When we started on Countdown, our hide & seek electronic toy, we never could have imagined the iterations and refinements that would take us to the product we have today. Through continuous modeling, concept rendering and 3d printing, we've landed on a design that has proven to be very approachable, fun and engaging to all that have been lucky enough to get their hands on it.
Humble (and not-so-pretty) Origins
Initially, Countdown was designed with compactness in mind. As a hide & seek toy, meant to replace adults trying to cram themselves under beds or in drawers, we wanted to make game as compact as possible. To hit that mark, we originally planned on a 'cartridge' style of a flat device with buttons on top. While it worked, it was pretty boring looking to say the least.. only something we at Pressure Games could love. When we introduced it to small cohorts of kids, they didn't think much of the styling, but the bright colored buttons and game concepts resonated quickly and proved that we were really onto something big.
The 'Bomb' Game
The cartridge style was fun once people started playing it. Laying on a table though, no one gave it a second look as it was quite ugly and not very approachable. So we started on a round 2 design meant to catch the eye. The resulting bomb case definitely hit that mark. Kids (and adults) would instantly pick the game up on sight to start playing. The game interface and buttons resonated well, but there were some interface issues that multiple users reported:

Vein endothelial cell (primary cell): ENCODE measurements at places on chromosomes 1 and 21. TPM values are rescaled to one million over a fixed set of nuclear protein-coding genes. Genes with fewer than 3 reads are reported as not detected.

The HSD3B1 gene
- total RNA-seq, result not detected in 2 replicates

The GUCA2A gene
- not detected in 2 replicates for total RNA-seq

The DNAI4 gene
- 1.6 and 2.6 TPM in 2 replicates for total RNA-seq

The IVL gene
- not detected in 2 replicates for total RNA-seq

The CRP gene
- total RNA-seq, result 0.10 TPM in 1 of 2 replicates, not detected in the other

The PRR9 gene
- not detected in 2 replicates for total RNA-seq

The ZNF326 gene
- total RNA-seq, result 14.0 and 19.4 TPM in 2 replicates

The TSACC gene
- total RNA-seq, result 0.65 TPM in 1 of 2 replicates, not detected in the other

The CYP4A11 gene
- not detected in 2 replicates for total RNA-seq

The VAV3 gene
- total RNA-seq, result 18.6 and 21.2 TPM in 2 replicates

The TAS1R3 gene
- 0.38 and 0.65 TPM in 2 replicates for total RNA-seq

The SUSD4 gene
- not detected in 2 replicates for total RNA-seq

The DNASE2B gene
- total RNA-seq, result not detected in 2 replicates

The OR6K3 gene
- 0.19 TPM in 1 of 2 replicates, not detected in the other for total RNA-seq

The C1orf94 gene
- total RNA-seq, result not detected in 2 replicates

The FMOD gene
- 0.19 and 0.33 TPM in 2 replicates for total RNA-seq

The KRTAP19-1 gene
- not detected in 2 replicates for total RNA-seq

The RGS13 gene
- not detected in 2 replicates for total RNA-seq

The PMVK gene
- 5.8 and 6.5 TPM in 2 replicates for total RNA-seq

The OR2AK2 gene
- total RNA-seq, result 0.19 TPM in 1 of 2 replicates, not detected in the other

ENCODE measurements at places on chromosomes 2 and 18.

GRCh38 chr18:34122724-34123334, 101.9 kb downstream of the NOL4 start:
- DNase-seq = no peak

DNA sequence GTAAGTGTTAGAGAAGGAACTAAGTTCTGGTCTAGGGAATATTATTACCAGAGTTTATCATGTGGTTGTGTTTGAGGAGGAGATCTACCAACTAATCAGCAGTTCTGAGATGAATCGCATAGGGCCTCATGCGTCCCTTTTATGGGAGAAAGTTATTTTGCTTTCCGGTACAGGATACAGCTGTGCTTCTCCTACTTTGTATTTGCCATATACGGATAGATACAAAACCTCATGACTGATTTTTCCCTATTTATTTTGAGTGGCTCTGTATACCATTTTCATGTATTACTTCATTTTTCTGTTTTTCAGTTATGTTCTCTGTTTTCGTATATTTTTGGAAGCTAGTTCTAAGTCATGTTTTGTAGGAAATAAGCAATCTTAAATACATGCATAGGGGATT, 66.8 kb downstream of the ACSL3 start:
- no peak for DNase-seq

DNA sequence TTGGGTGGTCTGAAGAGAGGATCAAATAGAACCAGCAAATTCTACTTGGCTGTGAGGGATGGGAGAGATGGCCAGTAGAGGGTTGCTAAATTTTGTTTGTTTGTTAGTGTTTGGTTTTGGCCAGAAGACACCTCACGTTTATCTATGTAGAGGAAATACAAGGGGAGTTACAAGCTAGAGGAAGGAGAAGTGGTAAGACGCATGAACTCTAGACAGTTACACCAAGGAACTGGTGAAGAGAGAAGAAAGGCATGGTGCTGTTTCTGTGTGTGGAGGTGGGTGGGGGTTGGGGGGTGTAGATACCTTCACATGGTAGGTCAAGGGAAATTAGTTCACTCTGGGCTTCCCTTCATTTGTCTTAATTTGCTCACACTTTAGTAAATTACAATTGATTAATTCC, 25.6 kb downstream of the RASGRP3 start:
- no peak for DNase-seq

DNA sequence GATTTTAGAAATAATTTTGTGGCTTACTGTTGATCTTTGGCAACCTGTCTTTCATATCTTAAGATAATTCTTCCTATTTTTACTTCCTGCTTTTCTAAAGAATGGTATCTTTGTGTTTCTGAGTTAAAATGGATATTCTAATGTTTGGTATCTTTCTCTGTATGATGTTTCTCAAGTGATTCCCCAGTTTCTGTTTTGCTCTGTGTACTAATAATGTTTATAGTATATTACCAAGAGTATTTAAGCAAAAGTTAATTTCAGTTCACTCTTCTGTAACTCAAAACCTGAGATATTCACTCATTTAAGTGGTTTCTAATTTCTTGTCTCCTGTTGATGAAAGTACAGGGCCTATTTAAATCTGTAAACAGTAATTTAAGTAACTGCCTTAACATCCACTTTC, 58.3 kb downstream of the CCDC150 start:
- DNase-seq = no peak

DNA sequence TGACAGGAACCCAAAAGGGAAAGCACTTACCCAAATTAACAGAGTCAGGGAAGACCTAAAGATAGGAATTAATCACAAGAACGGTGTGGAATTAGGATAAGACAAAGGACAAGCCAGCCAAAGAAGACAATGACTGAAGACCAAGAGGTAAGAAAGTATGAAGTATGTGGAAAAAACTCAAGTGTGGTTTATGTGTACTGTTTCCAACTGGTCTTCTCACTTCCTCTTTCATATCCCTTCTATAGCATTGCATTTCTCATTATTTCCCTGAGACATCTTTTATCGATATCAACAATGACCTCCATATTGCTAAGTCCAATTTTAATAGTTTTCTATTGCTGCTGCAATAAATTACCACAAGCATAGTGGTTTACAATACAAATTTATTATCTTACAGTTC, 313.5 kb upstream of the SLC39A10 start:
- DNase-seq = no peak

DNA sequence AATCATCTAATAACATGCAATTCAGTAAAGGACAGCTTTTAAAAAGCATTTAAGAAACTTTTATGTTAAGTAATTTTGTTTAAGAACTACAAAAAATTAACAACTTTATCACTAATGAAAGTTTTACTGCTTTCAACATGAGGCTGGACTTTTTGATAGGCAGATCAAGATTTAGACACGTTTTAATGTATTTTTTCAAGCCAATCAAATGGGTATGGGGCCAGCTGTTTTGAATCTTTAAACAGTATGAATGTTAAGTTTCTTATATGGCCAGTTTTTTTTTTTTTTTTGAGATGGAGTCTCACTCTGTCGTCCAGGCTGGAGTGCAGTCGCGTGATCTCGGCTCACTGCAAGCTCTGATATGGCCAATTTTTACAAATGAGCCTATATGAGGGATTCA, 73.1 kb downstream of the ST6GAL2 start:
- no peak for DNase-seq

- The buttons were small and hard to hit.
- There needed to be a dedicated ok/home/stop the timer button. That also allowed 5 buttons for gameplay elements.
- The flat, 90-degree angle of the case was hard to use on a table-top.
Our Outdoor Toy Award and Beta Test Design
With feedback and a lot of playtesting experience in hand, we set out to refine the design again. The next release had a lot going for it: Bigger buttons, tabletop play, better button placement, an improved screen and multiple cosmetic improvements. It took a lot of iterations to get this design right, but we've been very excited with the final design and it hits all the marks we originally were aiming for: approachable, fun and engaging.
The image to the left is an earlier revision of this design with a wider (uglier) screen and fully black case. The toy at the top of this post is one of the actual units sent off to the Outdoor Toy Awards!
3 Revisions, Hundreds of Iterations
The images above can't fully express the number of interim revisions on the way to our current design. For each of the pictures above, there were ~30 intermediate builds with variations for screen size, button layout, button size, 'fuse' on top, angled case, battery compartment sizing and more. It's been an exhausting process, but each iteration taught us a huge amount and brought us closer the current design, which we're proud to be entering into the Outdoor Toy Awards.